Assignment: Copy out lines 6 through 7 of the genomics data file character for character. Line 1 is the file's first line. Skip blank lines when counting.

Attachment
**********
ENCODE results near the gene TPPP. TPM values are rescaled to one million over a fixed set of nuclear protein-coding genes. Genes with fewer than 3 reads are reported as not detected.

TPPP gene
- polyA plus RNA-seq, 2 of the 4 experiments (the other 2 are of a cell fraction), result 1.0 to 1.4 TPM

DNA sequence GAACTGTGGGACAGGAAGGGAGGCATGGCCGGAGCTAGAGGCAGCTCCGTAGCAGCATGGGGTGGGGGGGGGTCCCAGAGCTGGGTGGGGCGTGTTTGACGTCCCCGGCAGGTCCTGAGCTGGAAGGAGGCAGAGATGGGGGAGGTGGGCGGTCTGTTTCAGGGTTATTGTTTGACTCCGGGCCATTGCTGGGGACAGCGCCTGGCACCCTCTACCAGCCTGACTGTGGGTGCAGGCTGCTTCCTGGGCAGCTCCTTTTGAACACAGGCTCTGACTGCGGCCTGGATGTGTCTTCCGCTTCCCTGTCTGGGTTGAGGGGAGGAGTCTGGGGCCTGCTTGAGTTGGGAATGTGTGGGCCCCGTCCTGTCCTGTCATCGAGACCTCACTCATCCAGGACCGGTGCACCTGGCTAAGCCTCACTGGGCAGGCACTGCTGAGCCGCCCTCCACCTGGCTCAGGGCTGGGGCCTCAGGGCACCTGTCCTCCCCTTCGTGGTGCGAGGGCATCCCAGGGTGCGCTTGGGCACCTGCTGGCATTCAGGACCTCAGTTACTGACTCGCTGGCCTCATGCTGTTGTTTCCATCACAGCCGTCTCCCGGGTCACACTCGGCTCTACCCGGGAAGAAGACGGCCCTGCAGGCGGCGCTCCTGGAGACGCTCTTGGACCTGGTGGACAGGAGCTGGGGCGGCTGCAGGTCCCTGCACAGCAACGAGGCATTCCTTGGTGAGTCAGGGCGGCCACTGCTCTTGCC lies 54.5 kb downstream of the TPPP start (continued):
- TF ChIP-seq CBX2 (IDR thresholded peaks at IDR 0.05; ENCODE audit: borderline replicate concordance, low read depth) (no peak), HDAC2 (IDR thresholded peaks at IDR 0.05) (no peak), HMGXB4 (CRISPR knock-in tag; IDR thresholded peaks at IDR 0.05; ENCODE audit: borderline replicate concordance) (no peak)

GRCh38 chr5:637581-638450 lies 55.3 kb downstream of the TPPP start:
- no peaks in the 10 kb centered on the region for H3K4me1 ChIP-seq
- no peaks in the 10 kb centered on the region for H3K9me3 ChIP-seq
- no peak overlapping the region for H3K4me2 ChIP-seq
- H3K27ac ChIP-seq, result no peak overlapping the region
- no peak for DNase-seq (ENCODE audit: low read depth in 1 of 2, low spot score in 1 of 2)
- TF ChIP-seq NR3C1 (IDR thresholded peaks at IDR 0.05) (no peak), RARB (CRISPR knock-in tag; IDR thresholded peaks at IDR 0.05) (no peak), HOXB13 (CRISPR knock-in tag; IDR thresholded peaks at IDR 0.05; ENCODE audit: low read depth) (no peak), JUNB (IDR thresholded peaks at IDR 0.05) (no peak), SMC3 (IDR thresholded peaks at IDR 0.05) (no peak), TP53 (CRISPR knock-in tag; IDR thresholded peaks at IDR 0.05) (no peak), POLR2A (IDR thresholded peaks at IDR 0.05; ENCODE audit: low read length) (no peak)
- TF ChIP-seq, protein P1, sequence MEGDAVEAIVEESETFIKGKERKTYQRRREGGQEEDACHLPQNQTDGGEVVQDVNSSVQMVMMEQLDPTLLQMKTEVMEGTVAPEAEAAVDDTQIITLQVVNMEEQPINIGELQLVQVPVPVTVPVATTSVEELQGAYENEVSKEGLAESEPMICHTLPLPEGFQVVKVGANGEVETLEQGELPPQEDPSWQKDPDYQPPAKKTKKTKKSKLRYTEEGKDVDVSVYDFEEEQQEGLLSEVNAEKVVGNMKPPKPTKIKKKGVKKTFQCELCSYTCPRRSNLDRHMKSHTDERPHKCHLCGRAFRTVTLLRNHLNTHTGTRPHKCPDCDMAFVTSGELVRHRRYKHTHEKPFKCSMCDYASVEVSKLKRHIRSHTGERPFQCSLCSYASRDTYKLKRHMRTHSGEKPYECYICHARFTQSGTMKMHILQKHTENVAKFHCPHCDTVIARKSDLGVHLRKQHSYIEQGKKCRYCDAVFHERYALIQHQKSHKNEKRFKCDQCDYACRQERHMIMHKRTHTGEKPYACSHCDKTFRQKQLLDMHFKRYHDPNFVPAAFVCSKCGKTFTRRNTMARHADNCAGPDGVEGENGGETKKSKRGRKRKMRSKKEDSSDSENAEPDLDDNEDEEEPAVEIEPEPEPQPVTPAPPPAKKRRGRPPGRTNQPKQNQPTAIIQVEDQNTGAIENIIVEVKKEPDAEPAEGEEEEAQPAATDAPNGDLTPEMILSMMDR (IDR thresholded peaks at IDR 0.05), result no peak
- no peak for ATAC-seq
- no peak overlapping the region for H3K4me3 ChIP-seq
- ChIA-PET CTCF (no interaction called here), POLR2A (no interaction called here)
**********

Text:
GRCh38 chr5:637581-638450 lies 55.3 kb downstream of the TPPP start:
- no peaks in the 10 kb centered on the region for H3K4me1 ChIP-seq